Eduardo Nunez (fielding)
So, now that you’ve seen Eduardo Nunez for a while at short, what do you think? Obviously, he can’t field worth a damn – every time he picks up the ball, I say a silent prayer and everybody sitting behind 1st base braces for impact. Nunez can hit, but I’m starting to wonder whether or not this guy belongs in the infield.

Boone Logan aka "The Crappy One"
If Boone Logan was a Sioux, his name would be "Only On Team Because He’s Left Handed," or something more clever than that. Since he can’t get anybody out, he decided to try a different strategy against the Reds – just hit the guy, it’s faster. He’s given up 16 hits in 16 innings while walking 8 and striking out 11. That is NOT getting it done.

The Bullpen
We’ve got David Robertson, Mariano Rivera and a collection of stiffs. Seriously… the Yankees are, as of this writing, carrying 12 pitchers on there roster – and I’m sure it would be 13 if they could find another lefty. It’s that bad. I know Hector Noesi has looked good and Corey Wade has looked good so far, but we need more help, and we can’t count on any of the DL relief corps to come back. It’s time to go to the scrap pile (again) or make a trade.

Francisco Cervelli

I don’t expect backup catchers to hit, but this guy has got to field better. In fact, he’s got to field great – because if a backup catcher can’t catch, then what’s the damn point? It’s not like he’s a regular position player who you expect to contribute with the bat – Cervelli is a catcher and the guy just isn’t getting it done behind the plate. Cervelli and Nunez need to do serious work this winter.

Other Stuff

I guess Nick Swisher is finding his swing, but splits are still frightening. Jorge Posada is also looking better at the plate, but… who knows. The Brett Gardner Crisis of April has been officially over as he’s gotten his average almost up to .300 now – too bad he completely forgot how to run or steal bases. Kudos are due to Ivan Nova, who has really done well in his last several starts, especially last night. A-Rod is apparently playing hurt, but it doesn’t seem to be effecting him much; but, if he is truly hurt, the Yankees would be wise to DL him now rather than waiting – Curtis Granderson and Mark Teixeira can supply the power in the interim.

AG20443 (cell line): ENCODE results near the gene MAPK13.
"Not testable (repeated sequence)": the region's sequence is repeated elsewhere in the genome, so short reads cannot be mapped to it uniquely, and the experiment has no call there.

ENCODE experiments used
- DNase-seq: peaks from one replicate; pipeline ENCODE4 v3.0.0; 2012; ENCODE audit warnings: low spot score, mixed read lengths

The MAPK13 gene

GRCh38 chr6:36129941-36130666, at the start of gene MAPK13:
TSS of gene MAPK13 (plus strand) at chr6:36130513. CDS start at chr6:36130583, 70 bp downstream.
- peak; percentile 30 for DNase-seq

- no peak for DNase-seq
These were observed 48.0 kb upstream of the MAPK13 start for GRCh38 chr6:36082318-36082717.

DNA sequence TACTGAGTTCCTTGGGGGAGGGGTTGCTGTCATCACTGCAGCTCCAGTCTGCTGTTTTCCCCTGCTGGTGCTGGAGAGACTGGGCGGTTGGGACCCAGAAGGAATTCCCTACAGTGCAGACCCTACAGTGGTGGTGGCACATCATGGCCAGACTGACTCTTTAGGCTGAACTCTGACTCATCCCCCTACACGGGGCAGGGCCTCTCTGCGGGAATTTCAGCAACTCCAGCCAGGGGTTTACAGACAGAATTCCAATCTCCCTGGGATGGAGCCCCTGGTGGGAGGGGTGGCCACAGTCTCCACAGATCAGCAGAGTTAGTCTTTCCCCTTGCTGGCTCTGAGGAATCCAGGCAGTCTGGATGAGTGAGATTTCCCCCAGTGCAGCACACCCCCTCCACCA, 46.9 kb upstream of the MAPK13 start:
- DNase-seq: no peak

Now what?
The bench needs help and the Yankees desperately need relief pitching, and they need the two hardest things to get: a lefty and a setup guy. Can these holes be filled? I’m sure we can find guys to fix the bench, but the bullpen is going to be tricky. I hate to tie my hopes to Rafael Soriano coming back to the team healthy and effective, but I’m betting there aren’t many other choices.

David Robertson is starting to look like Scott Proctor

I had such high hopes for Scott Proctor – maybe Joe Torre did, too; he certainly must have had a lot of confidence in him. Way back in 2006, Torre would run Proctor out there almost every other day. I kid you not; check this out:

G: 83
IP: 102.1
H: 89
BB: 33
SO: 89
ERA: 3.52

Pitching over 100 innings out of the bullpen is totally insane, but that’s how Joe Torre managed his bullpen. Hell, he made Mike Myers the long man for a while – his lefty specialist! I still believe that Torre’s bullpen management (or rather mismanagement) was a direct contributor to his departure from the Yankees.

In 2007, the Yankees traded Procter to the Dodgers, and he must have sighed with relief on some level. Sure, the Dodgers weren’t the greatest team in the world, but at least he was free from Torre’s abuse… until Torre took over as manager of the Dodgers. That had to have been one of the worst days of Procter’s life. Procter finally broke down and was left off the Dodgers’ 2008 playoff roster. (I speculate that the famed Joba Rules were put in place as a reaction to the Scott Proctor experience.)

So far this season, David Robertson has pitched in 19 games for 16.2 innings. Last year, he threw 61.1 innings in 64 games, and my feeling is that’s probably about the ceiling for a relief pitcher’s work load – or at least it should be if you care about not blowing the guy’s arm out.

While I’m not the biggest fan of Joe Girardi’s bullpen management, he does NOT ride his guys into the ground, which is good news for Fireman D-Rob. Still, I think D-Rob is an extraordinary talent of rare mental makeup, and he should be carefully applied to games so he’s healthy when we need him. So far, so good.

The Yankees finally put Rafael Soriano on the disabled list. What the hell took so long?

When it rains, it pours

The Yankees dodged the weekend raindrops and got all the games in. Too bad. Is there anything worse than a game on FOX, a game on ESPN, and losing both games to the Red Sox? May has been pretty ugly thus far. Let’s take a quick look:

4 game series with the Tigers
W 5-3
L 2-4
L 0-4
L 3-6

3 game series with the Rangers
W 4-1
L 5-7
W 12-5

3 game series with the Royals
W 3-1
L 3-4
L 5-11

3 game series with the Red Sox
L 4-5
L 0-6
L 5-7

One series win out of four. Lost a series to the Royals at home – I know they’re off to a good start, but come on – Melky Carerera and Wilson “can’t find a better backup infielder” are starting for them at the left corners. Swept by the Red Sox at home. I know it’s only mid May and the Yankees are still over .500, but these last two weeks have been brutal. The inability to hit with runners in scoring position is the most damning trend we’ve seen over this time, but the poor fielding is probably not a trend we’ll see all year. On the other hand, it’s pretty sad that no one on this team can bunt well and that Brett Gardner is not good at base running or stealing, which, given his age, seems unlikely to change. I do think the offense and the fielding will come around – this is just a slump, one that was bound to happen. I don’t buy into the argument that this team relies on the home run too much – rather, this team just hits a lot of home runs. It’s not like the 2003 Yankees that just waits for the home run, but I can see how it looks that way. Speaking of home runs, I’m starting to feel like Joba Chamberlain is giving up too many of those round trippers…